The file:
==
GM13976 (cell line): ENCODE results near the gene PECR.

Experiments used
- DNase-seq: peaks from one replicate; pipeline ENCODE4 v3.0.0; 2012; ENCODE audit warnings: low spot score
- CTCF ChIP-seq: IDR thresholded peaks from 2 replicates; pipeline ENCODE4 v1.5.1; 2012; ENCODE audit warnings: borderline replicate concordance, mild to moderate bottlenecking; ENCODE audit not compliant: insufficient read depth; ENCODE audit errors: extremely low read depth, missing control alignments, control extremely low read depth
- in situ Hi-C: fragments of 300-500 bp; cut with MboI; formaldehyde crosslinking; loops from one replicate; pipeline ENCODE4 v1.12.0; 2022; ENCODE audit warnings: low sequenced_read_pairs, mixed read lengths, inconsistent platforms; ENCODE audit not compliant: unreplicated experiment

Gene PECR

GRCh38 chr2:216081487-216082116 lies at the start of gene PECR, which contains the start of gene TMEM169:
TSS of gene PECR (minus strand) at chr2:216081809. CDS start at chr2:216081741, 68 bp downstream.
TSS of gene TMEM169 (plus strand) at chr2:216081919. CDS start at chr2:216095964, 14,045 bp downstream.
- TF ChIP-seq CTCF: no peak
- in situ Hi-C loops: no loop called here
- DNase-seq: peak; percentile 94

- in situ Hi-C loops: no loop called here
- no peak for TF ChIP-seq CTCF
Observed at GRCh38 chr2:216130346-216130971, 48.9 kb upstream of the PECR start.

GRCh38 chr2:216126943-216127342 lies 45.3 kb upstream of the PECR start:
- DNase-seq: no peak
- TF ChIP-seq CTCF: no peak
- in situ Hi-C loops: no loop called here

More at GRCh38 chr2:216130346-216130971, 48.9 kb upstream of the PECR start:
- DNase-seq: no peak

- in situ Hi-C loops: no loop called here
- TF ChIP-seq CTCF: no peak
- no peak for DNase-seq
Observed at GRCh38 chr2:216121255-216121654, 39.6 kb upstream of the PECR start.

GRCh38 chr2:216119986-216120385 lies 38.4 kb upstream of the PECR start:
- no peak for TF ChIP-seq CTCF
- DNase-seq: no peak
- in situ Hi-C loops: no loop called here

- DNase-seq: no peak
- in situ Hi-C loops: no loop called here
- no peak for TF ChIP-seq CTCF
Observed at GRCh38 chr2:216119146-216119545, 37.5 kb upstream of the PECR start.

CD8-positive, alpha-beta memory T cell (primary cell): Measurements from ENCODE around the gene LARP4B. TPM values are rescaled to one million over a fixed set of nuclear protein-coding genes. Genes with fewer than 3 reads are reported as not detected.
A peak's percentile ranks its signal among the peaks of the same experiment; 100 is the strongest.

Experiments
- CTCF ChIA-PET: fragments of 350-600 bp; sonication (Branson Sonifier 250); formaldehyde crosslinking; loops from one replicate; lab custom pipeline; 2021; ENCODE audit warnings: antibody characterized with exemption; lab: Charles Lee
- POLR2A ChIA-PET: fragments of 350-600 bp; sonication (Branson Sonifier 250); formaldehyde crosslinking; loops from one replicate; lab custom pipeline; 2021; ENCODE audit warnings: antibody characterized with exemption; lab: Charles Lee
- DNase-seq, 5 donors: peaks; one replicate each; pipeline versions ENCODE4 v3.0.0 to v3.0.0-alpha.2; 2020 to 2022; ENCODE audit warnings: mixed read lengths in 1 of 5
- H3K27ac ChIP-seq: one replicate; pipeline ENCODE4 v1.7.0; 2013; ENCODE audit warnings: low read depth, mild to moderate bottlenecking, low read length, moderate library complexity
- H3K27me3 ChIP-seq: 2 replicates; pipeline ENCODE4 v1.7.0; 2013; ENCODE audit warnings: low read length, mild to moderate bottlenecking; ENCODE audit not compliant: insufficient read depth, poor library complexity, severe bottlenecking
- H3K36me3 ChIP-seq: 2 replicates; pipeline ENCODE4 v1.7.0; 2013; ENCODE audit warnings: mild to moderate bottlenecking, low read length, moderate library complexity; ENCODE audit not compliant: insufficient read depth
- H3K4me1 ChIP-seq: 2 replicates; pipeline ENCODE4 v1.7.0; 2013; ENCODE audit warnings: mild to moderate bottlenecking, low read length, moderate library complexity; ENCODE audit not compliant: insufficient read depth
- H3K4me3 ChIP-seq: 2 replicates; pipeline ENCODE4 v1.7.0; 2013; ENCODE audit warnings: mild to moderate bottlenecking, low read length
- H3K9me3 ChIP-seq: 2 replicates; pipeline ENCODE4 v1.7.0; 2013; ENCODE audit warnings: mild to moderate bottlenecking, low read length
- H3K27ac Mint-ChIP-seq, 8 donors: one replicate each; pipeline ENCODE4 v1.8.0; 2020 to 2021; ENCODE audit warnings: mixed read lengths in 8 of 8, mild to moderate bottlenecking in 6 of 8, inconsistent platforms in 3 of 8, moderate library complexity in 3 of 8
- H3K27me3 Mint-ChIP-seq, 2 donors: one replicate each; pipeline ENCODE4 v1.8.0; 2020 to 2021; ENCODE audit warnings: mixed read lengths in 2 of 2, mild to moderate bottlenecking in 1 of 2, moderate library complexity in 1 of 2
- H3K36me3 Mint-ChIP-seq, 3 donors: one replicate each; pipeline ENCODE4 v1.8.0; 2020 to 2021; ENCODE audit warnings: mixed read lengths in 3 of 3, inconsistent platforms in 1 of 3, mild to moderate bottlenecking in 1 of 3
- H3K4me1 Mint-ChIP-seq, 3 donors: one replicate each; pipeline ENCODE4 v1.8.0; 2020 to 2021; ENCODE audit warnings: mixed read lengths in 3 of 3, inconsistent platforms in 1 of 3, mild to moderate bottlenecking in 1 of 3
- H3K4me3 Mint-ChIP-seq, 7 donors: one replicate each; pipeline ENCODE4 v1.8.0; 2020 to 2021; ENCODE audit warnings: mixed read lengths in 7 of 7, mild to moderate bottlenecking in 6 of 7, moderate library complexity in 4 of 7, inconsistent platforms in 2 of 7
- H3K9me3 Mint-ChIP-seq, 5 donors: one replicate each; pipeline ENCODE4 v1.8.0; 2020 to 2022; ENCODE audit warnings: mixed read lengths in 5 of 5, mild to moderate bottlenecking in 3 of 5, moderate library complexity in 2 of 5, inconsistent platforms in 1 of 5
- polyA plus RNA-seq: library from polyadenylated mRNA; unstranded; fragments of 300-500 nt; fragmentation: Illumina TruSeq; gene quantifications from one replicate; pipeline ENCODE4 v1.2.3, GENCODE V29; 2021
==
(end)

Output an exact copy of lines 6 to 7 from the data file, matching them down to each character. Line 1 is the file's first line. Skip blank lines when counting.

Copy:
Gene PECR

GRCh38 chr2:216081487-216082116 lies at the start of gene PECR, which contains the start of gene TMEM169: